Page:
Jan
2007

different words for things that sound familiar

I’m home today trying to compose reading lists for my upcoming PhD exams. Drafts of these lists have already been written but I wanted to look at some other texts that I’ve purchased but never read yet to see if they would apply to my areas–trauma theory, history of rhetoric [with a focus on kairos] and computers & composition [with a focus on blogs].

I shuffled some books around the shelves then got on the computer to procrastinate.

I checked my email to find a colleague had sent the link to the December 2006 issue of Reconstruction on Theories/Practices of Blogging and through my clicking around, I found that in 2005 they published an issue on the Rhetorics of Place. Cool! But even cooler is that one of the blog issue’s essays, “Two papers, me in between” is an autoethnographic account that discusses many of the same issues I’ve dealt with when trying to figure out how to include my own experience and be an academic researcher at the same time. All I can say is that I am so lucky to be taking Carolyn’s autoethnography class at this point in my PhD!!!

When I was done with that discovery, I started clicking on links in my blogroll and found that Jill/txt is writing a book on blogging. She’s got her past research links up too and while I’ve kept up with Jill’s work over the years, I don’t remember the term distributed narrative. The more I read about it, the more it seems to fit with what I am seeing in post-Katrina NOLA blogs, with the main difference being in that each blogger is telling his/her own story and not collectively composing it, although I’m sure arguments can be made for that as well, particularly on sites like the ThinkNOLA wikis and the NOLA blogger email list.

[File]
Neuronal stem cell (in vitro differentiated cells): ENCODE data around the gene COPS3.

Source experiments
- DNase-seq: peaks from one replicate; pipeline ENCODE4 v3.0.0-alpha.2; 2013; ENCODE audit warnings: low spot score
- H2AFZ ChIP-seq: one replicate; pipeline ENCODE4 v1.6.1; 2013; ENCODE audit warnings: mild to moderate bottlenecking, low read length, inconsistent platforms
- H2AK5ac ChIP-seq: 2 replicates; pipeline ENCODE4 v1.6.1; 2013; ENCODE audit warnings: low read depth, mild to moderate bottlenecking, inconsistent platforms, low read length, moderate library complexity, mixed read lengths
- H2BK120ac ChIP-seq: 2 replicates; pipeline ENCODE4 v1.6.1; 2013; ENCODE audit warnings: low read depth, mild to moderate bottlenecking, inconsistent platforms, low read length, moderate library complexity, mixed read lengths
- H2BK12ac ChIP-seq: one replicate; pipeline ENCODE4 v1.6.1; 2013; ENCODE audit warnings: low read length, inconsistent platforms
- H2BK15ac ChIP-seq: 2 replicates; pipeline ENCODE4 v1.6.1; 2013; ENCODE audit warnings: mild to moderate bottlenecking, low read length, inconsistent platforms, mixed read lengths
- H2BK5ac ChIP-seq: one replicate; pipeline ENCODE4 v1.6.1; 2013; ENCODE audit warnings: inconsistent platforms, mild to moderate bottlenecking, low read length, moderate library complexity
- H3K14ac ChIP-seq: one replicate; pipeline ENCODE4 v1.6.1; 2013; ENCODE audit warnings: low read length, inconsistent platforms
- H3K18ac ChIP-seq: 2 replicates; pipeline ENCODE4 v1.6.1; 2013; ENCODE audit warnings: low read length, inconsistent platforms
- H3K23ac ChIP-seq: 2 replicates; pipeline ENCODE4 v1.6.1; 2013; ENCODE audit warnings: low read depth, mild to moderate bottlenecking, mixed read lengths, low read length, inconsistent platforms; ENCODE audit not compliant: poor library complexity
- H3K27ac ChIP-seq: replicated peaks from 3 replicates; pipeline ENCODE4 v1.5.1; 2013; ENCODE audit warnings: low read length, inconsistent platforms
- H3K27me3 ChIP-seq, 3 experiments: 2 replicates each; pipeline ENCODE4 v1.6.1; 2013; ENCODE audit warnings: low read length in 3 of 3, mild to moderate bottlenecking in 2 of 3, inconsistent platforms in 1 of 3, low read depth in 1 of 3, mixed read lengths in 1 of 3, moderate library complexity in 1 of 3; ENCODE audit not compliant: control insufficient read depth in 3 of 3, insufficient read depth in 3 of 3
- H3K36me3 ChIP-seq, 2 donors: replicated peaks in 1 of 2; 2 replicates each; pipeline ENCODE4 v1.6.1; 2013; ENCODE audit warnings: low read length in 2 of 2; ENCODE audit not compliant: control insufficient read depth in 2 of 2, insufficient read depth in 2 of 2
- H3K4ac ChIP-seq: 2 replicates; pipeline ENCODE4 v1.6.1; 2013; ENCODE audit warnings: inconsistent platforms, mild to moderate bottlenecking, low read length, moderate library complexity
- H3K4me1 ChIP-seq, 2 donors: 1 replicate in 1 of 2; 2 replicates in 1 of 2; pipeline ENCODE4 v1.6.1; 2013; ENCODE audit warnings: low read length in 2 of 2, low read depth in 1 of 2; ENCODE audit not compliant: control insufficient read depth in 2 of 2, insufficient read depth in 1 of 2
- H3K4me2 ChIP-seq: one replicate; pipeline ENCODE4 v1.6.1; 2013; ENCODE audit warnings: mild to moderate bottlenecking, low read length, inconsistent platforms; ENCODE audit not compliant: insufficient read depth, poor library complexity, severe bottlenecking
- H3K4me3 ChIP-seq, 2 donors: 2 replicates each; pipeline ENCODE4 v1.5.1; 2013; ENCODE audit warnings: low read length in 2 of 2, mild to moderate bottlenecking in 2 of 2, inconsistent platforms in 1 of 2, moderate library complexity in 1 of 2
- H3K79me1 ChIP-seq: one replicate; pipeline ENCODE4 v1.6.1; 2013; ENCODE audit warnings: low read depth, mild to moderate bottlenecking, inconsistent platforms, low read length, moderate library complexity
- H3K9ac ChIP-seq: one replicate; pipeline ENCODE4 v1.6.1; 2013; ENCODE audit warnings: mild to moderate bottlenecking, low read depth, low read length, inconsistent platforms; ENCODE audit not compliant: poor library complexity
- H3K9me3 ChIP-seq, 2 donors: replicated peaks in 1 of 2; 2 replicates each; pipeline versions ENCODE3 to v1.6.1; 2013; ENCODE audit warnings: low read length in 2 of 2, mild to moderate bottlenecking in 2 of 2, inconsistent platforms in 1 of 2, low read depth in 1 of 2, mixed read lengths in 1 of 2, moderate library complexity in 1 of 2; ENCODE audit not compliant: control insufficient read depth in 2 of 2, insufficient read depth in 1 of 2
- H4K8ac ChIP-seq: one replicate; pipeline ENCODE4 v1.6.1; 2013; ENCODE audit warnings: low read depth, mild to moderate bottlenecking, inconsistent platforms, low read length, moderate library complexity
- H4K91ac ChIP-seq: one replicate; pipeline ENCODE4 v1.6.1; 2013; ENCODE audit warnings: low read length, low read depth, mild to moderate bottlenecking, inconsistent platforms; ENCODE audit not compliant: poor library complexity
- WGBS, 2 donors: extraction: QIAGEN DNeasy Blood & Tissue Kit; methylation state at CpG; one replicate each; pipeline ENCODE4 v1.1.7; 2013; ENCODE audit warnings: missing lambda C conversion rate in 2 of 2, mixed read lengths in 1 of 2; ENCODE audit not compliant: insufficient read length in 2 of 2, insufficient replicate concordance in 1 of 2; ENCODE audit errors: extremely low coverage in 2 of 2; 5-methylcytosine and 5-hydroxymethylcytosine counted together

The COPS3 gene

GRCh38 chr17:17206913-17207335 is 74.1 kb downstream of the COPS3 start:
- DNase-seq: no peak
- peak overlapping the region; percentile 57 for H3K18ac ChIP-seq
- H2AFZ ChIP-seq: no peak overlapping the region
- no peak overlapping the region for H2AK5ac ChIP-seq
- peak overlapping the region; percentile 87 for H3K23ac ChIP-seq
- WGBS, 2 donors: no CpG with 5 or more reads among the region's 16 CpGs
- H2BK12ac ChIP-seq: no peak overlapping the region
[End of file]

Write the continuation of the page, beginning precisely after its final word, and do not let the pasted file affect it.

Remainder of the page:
Anyway, I went on to Google to see what else is out there about distributed narrative and a lot of it is Jill’s or people talking about Jill’s work. One such blogger is Christy Dena whose blog is called Cross-Media Entertainment. Again, on first viewing of what’s discussed there, the term “cross-media” is more fitting for gamers, Second Life-rs, interactive sites, etc., but if emails are included, then why not blogs?!

Needless to say, I’m going to keep checking in on these sites when not reading the old school hard cover texts that are on my reading lists! 😉

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